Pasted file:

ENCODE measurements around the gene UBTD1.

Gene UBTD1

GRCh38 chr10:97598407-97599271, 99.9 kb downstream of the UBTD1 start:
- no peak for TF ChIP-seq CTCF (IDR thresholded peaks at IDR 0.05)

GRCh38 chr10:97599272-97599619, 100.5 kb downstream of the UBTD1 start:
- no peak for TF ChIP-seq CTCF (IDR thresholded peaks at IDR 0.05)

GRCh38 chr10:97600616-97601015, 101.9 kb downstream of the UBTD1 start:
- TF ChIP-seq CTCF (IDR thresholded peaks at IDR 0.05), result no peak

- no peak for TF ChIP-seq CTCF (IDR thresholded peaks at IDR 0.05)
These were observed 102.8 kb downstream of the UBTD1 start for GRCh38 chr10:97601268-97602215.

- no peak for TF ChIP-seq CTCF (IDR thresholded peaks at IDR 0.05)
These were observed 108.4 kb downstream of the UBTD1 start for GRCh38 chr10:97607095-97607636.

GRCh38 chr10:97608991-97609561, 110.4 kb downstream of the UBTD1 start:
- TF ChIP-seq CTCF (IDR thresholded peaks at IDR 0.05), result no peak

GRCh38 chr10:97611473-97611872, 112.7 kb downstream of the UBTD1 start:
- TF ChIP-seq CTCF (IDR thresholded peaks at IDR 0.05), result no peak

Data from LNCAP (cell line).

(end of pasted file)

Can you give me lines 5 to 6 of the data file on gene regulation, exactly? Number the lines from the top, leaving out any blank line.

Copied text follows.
GRCh38 chr10:97599272-97599619, 100.5 kb downstream of the UBTD1 start:
- no peak for TF ChIP-seq CTCF (IDR thresholded peaks at IDR 0.05)